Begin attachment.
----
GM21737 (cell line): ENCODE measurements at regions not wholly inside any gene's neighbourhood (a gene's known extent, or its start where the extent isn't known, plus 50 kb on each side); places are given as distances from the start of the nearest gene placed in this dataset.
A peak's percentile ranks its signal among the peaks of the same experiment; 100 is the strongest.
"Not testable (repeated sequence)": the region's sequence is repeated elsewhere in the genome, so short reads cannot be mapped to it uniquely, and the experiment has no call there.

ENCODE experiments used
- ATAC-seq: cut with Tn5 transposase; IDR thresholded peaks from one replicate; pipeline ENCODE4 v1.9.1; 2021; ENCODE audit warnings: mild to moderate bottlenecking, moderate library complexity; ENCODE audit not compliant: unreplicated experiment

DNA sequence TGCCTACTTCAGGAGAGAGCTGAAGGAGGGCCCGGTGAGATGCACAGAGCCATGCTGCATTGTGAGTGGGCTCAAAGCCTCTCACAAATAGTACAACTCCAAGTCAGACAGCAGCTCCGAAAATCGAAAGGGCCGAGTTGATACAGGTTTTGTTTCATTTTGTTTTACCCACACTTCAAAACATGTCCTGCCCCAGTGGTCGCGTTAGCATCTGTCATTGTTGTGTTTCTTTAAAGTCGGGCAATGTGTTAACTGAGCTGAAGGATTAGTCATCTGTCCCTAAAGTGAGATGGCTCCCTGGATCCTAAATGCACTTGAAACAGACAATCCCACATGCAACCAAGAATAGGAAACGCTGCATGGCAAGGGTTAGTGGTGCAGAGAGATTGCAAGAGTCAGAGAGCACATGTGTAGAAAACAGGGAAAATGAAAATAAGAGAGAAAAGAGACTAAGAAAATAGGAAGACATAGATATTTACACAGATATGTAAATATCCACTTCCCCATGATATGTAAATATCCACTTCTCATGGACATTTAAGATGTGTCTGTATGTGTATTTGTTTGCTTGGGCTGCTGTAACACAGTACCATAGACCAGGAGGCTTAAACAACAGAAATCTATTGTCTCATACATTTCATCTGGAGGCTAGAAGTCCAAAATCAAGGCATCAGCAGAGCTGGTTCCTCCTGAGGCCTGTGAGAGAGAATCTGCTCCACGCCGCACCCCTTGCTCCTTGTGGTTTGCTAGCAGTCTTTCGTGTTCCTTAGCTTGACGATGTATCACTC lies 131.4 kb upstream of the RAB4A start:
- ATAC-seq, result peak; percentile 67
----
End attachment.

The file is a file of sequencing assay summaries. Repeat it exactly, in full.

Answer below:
GM21737 (cell line): ENCODE measurements at regions not wholly inside any gene's neighbourhood (a gene's known extent, or its start where the extent isn't known, plus 50 kb on each side); places are given as distances from the start of the nearest gene placed in this dataset.
A peak's percentile ranks its signal among the peaks of the same experiment; 100 is the strongest.
"Not testable (repeated sequence)": the region's sequence is repeated elsewhere in the genome, so short reads cannot be mapped to it uniquely, and the experiment has no call there.

ENCODE experiments used
- ATAC-seq: cut with Tn5 transposase; IDR thresholded peaks from one replicate; pipeline ENCODE4 v1.9.1; 2021; ENCODE audit warnings: mild to moderate bottlenecking, moderate library complexity; ENCODE audit not compliant: unreplicated experiment

DNA sequence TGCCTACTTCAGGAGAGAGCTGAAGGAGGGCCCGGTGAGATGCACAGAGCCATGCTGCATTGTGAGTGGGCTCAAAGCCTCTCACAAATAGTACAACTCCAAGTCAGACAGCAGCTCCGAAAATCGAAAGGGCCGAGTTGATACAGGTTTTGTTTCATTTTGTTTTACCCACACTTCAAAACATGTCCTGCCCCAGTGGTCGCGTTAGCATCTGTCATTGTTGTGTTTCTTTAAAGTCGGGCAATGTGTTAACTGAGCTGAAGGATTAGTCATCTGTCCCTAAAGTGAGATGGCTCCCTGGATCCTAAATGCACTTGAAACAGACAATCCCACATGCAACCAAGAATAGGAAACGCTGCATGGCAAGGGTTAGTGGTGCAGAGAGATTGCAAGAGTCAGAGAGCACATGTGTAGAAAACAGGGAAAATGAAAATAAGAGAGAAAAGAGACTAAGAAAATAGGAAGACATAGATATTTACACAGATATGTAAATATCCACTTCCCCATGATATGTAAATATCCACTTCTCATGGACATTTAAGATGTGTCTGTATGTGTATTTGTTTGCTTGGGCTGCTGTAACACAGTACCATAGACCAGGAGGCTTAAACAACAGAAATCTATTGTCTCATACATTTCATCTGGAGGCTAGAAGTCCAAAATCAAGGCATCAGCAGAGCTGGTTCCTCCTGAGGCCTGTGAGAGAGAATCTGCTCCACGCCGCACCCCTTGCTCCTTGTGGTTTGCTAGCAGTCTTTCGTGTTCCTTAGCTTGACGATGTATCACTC lies 131.4 kb upstream of the RAB4A start:
- ATAC-seq, result peak; percentile 67